Take advantage of interesting Gen-Eds: advice from a rising senior

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By Jacob Schaperow, editor-in-chief, @jschap1


With course registration coming up, it is time to set up advising meetings and print those four-year plans. However, there is another crucial component of course registration — talking to your friends about which electives to take. Of course, if you do not have any friends, or if you just want more info, then you could always read this column for recommendations.

I believe ENSP 101: Introduction to Environmental Science should be a universal requirement. Environmental science is an interdisciplinary field. Anybody who is interested in current events or politics or who just wants to know how the world works will learn a lot from the class. It covers the four Earth systems — the atmosphere, hydrosphere, lithosphere and biosphere. The class fulfills a natural science requirement (DSNS).

If you take MUSC 205: History of Popular Music, a humanities class taught by musicologist Richard King, you will need to make time to listen to more than 100 popular songs, ranging from Elvis to Pearl Jam,  that are required “reading” for the class. I truly look forward to studying for this class.

Though it does not meet any Gen-Ed requirements and you will likely need special permission to enroll, KNES 152N: Coed Soccer (Beginning) makes a great way to get exercise during the week, with scrimmages during class.

Is soccer too much running for you? Consider taking KNES 134O: Coed Bowling (Intermediate). The only downside to this one-credit, seven-week-long class is that it meets both Tuesday and Thursday mornings at 8 a.m. Oh, and you have to beat your average score for the final exam.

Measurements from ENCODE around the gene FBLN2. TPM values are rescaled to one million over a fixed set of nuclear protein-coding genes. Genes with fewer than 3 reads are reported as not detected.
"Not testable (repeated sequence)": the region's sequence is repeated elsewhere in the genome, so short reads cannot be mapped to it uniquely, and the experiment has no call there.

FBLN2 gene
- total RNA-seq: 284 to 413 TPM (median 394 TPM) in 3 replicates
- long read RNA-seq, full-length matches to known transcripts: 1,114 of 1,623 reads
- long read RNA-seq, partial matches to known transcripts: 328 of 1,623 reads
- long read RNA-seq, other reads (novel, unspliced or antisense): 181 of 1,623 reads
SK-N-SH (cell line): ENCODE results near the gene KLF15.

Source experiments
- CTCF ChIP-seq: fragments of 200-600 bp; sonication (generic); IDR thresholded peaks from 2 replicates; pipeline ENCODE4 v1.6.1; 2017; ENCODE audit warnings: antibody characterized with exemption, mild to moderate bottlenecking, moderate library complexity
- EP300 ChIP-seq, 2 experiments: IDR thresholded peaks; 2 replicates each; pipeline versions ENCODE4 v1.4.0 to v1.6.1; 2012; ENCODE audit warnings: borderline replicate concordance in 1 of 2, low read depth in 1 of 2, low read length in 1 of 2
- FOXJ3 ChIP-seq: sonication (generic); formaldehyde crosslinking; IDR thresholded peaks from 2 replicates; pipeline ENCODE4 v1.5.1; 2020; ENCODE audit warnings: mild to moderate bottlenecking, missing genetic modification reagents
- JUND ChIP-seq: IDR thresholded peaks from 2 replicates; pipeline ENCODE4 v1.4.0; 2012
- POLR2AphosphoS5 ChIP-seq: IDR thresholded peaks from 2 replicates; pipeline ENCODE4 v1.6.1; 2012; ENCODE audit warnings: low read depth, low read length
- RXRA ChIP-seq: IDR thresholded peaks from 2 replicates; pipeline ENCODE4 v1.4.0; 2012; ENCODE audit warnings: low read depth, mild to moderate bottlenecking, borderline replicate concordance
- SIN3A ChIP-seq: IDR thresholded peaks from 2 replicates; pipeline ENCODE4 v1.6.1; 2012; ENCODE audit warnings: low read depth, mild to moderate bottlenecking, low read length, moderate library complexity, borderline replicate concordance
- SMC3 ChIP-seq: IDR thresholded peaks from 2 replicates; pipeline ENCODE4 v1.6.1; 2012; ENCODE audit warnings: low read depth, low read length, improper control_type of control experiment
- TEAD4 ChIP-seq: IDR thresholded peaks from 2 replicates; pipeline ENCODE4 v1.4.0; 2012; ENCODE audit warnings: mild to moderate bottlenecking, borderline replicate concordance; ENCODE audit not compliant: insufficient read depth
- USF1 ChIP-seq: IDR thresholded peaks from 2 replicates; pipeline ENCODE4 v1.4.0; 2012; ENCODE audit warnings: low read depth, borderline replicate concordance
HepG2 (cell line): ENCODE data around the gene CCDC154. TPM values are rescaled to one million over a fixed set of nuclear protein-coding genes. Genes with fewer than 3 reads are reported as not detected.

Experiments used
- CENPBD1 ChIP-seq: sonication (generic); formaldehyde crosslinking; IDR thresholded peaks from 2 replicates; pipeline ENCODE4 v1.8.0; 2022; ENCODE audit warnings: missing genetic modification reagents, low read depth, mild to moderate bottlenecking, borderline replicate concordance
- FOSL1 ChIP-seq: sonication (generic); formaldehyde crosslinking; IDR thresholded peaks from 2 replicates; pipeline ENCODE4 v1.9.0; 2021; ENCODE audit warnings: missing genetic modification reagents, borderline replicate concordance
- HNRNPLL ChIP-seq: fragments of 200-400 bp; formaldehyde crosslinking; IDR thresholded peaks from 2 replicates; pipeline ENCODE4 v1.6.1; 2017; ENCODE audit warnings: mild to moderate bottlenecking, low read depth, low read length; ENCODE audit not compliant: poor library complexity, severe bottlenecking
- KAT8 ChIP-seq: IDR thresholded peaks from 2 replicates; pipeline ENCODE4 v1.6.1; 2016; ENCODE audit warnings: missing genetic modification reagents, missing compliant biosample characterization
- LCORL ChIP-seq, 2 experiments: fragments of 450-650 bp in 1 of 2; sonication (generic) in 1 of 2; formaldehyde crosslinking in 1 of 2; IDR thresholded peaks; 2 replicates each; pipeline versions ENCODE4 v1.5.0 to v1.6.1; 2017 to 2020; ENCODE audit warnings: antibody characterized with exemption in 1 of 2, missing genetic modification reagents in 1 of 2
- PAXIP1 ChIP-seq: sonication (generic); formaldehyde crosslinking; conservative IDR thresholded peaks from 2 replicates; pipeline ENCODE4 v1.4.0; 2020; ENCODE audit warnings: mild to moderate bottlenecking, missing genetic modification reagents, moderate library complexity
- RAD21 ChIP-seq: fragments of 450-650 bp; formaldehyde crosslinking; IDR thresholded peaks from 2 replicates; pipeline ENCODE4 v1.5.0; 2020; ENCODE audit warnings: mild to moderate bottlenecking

Do not worry, if you are not a KNES major, there is still hope! I hear CHEM 231 is fun. Just kidding — taking organic chemistry as an elective should be avoided, but a class that does not, in my experience, live up to its tough reputation is ECON 200 (DSHS). Surprisingly, microeconomics has a lot to do with government. The class definitely helped to shape my views on taxes and the role of government in the economy. Also, the textbook is hilarious.

Looking for an I-Series class?

For the past several years, Professor Madlen Simon has had her students work together to build cardboard chairs in ARCH 270: Design in Practice. With lots of group time in the Great Space, students in the  class got familiar with each other and with the architecture building. The class was also a crash course in the computer-aided design software Sketchup. Let’s just say my roommate was confused when I told him I had to measure the walls of our dorm room for homework. The class double counts as Scholarship in Practice, or DSSP.

Finally, for the math requirement, I want to push MATH 140: Calculus I. Taking calculus opens up doors. Multiple physics, chemistry, and biology classes list MATH 140 as a prerequisite. It will take a lot of work, but the self-confidence that comes with a basic understanding of calculus is worth it. Denny Gulick and Kasso Okoudjou are both good professors. They will motivate you to work hard.

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